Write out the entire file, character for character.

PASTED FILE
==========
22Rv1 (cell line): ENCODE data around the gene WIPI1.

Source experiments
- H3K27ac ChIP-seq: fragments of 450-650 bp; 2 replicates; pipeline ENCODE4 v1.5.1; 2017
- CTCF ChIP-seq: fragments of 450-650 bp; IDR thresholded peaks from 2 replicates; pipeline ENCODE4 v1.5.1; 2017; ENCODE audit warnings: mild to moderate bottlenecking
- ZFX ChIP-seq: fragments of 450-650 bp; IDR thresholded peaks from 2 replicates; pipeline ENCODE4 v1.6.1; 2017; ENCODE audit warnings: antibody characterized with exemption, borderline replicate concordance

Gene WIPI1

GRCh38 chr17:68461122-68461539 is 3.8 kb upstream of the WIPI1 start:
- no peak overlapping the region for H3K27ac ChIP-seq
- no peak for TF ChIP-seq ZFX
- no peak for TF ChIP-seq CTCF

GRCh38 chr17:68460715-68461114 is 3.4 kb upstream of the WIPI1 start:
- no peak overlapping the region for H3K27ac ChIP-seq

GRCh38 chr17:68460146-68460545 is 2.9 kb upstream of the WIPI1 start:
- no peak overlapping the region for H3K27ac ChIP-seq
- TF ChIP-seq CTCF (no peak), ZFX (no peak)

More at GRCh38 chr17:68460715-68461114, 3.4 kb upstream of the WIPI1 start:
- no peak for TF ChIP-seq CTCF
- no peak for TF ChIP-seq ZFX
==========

22Rv1 (cell line): ENCODE data around the gene WIPI1.

Source experiments
- H3K27ac ChIP-seq: fragments of 450-650 bp; 2 replicates; pipeline ENCODE4 v1.5.1; 2017
- CTCF ChIP-seq: fragments of 450-650 bp; IDR thresholded peaks from 2 replicates; pipeline ENCODE4 v1.5.1; 2017; ENCODE audit warnings: mild to moderate bottlenecking
- ZFX ChIP-seq: fragments of 450-650 bp; IDR thresholded peaks from 2 replicates; pipeline ENCODE4 v1.6.1; 2017; ENCODE audit warnings: antibody characterized with exemption, borderline replicate concordance

Gene WIPI1

GRCh38 chr17:68461122-68461539 is 3.8 kb upstream of the WIPI1 start:
- no peak overlapping the region for H3K27ac ChIP-seq
- no peak for TF ChIP-seq ZFX
- no peak for TF ChIP-seq CTCF

GRCh38 chr17:68460715-68461114 is 3.4 kb upstream of the WIPI1 start:
- no peak overlapping the region for H3K27ac ChIP-seq

GRCh38 chr17:68460146-68460545 is 2.9 kb upstream of the WIPI1 start:
- no peak overlapping the region for H3K27ac ChIP-seq
- TF ChIP-seq CTCF (no peak), ZFX (no peak)

More at GRCh38 chr17:68460715-68461114, 3.4 kb upstream of the WIPI1 start:
- no peak for TF ChIP-seq CTCF
- no peak for TF ChIP-seq ZFX